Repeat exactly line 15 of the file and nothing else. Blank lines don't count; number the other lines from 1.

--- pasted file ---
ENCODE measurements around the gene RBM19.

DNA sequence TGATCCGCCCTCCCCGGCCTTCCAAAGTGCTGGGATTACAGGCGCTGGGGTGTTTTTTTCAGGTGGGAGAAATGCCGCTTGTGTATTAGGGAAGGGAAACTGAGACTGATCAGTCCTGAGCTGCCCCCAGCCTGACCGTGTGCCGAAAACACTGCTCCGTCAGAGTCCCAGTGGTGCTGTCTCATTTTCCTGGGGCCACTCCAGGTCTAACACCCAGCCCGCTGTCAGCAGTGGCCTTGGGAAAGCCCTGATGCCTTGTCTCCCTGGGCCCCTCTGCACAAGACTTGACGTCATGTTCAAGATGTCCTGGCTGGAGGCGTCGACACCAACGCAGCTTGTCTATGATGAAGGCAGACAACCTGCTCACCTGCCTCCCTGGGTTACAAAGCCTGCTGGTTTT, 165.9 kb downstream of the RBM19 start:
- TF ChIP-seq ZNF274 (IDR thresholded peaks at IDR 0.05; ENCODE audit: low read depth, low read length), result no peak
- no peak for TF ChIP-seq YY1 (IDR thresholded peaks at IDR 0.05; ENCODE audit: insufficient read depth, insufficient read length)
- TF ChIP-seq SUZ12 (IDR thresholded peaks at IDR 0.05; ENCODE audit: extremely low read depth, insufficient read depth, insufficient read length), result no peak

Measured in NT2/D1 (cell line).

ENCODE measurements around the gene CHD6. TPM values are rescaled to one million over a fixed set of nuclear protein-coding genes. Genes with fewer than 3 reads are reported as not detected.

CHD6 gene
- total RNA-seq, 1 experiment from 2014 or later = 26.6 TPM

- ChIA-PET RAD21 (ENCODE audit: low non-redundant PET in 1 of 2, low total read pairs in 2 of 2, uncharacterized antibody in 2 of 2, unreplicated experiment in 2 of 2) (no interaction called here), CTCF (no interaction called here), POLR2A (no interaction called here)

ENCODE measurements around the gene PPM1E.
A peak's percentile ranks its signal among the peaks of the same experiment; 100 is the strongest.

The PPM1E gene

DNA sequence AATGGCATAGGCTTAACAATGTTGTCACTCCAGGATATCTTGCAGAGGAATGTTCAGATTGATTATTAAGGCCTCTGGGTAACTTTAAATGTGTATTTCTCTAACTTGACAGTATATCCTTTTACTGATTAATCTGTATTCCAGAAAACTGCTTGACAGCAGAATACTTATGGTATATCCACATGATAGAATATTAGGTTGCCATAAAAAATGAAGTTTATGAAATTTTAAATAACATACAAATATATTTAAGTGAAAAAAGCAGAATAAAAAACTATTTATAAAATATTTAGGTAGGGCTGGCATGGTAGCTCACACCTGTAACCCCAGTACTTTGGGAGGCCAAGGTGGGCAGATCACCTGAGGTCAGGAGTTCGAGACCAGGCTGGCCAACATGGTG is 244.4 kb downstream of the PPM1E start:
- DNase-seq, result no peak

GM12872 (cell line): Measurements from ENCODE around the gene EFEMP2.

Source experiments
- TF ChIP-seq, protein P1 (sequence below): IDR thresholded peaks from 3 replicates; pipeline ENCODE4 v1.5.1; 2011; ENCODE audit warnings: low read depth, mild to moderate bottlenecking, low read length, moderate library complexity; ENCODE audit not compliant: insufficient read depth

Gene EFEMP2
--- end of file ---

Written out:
- DNase-seq, result no peak